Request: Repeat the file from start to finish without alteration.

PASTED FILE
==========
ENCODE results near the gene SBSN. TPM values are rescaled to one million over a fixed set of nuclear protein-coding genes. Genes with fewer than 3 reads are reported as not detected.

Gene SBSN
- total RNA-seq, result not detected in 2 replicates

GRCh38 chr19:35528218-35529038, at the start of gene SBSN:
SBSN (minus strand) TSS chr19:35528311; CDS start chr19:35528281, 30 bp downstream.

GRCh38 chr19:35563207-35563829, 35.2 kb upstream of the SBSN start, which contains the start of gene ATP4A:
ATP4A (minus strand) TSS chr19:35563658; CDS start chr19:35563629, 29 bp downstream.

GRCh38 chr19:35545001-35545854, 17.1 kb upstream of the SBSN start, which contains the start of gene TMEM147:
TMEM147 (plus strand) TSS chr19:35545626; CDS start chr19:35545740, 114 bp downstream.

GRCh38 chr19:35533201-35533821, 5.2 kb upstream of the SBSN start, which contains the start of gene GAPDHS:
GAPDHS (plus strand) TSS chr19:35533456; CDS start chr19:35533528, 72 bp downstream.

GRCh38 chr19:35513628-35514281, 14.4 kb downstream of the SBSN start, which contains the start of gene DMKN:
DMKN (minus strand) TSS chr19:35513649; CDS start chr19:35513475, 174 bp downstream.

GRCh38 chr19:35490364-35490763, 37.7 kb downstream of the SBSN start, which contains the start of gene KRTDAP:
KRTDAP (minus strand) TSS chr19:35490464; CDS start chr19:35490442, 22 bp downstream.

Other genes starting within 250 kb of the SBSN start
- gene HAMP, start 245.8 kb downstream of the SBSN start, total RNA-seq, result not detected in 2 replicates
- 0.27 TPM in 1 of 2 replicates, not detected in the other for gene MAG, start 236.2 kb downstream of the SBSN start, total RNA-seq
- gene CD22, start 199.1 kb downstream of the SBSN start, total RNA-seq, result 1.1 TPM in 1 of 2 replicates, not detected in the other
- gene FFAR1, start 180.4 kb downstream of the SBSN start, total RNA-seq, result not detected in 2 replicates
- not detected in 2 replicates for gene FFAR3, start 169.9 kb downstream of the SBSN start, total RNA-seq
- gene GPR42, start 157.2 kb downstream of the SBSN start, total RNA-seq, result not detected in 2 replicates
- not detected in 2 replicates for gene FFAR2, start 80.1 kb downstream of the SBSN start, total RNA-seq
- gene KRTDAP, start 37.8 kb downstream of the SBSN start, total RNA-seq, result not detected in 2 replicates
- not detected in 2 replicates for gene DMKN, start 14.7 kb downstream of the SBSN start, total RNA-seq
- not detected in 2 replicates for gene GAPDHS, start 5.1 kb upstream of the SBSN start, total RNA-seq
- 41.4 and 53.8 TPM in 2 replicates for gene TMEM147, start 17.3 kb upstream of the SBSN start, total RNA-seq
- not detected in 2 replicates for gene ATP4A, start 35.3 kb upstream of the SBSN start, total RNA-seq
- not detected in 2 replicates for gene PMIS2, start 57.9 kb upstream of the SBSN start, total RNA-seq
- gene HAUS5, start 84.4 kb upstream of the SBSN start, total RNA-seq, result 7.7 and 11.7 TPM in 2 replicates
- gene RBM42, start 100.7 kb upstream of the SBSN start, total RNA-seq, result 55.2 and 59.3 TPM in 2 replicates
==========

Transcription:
ENCODE results near the gene SBSN. TPM values are rescaled to one million over a fixed set of nuclear protein-coding genes. Genes with fewer than 3 reads are reported as not detected.

Gene SBSN
- total RNA-seq, result not detected in 2 replicates

GRCh38 chr19:35528218-35529038, at the start of gene SBSN:
SBSN (minus strand) TSS chr19:35528311; CDS start chr19:35528281, 30 bp downstream.

GRCh38 chr19:35563207-35563829, 35.2 kb upstream of the SBSN start, which contains the start of gene ATP4A:
ATP4A (minus strand) TSS chr19:35563658; CDS start chr19:35563629, 29 bp downstream.

GRCh38 chr19:35545001-35545854, 17.1 kb upstream of the SBSN start, which contains the start of gene TMEM147:
TMEM147 (plus strand) TSS chr19:35545626; CDS start chr19:35545740, 114 bp downstream.

GRCh38 chr19:35533201-35533821, 5.2 kb upstream of the SBSN start, which contains the start of gene GAPDHS:
GAPDHS (plus strand) TSS chr19:35533456; CDS start chr19:35533528, 72 bp downstream.

GRCh38 chr19:35513628-35514281, 14.4 kb downstream of the SBSN start, which contains the start of gene DMKN:
DMKN (minus strand) TSS chr19:35513649; CDS start chr19:35513475, 174 bp downstream.

GRCh38 chr19:35490364-35490763, 37.7 kb downstream of the SBSN start, which contains the start of gene KRTDAP:
KRTDAP (minus strand) TSS chr19:35490464; CDS start chr19:35490442, 22 bp downstream.

Other genes starting within 250 kb of the SBSN start
- gene HAMP, start 245.8 kb downstream of the SBSN start, total RNA-seq, result not detected in 2 replicates
- 0.27 TPM in 1 of 2 replicates, not detected in the other for gene MAG, start 236.2 kb downstream of the SBSN start, total RNA-seq
- gene CD22, start 199.1 kb downstream of the SBSN start, total RNA-seq, result 1.1 TPM in 1 of 2 replicates, not detected in the other
- gene FFAR1, start 180.4 kb downstream of the SBSN start, total RNA-seq, result not detected in 2 replicates
- not detected in 2 replicates for gene FFAR3, start 169.9 kb downstream of the SBSN start, total RNA-seq
- gene GPR42, start 157.2 kb downstream of the SBSN start, total RNA-seq, result not detected in 2 replicates
- not detected in 2 replicates for gene FFAR2, start 80.1 kb downstream of the SBSN start, total RNA-seq
- gene KRTDAP, start 37.8 kb downstream of the SBSN start, total RNA-seq, result not detected in 2 replicates
- not detected in 2 replicates for gene DMKN, start 14.7 kb downstream of the SBSN start, total RNA-seq
- not detected in 2 replicates for gene GAPDHS, start 5.1 kb upstream of the SBSN start, total RNA-seq
- 41.4 and 53.8 TPM in 2 replicates for gene TMEM147, start 17.3 kb upstream of the SBSN start, total RNA-seq
- not detected in 2 replicates for gene ATP4A, start 35.3 kb upstream of the SBSN start, total RNA-seq
- not detected in 2 replicates for gene PMIS2, start 57.9 kb upstream of the SBSN start, total RNA-seq
- gene HAUS5, start 84.4 kb upstream of the SBSN start, total RNA-seq, result 7.7 and 11.7 TPM in 2 replicates
- gene RBM42, start 100.7 kb upstream of the SBSN start, total RNA-seq, result 55.2 and 59.3 TPM in 2 replicates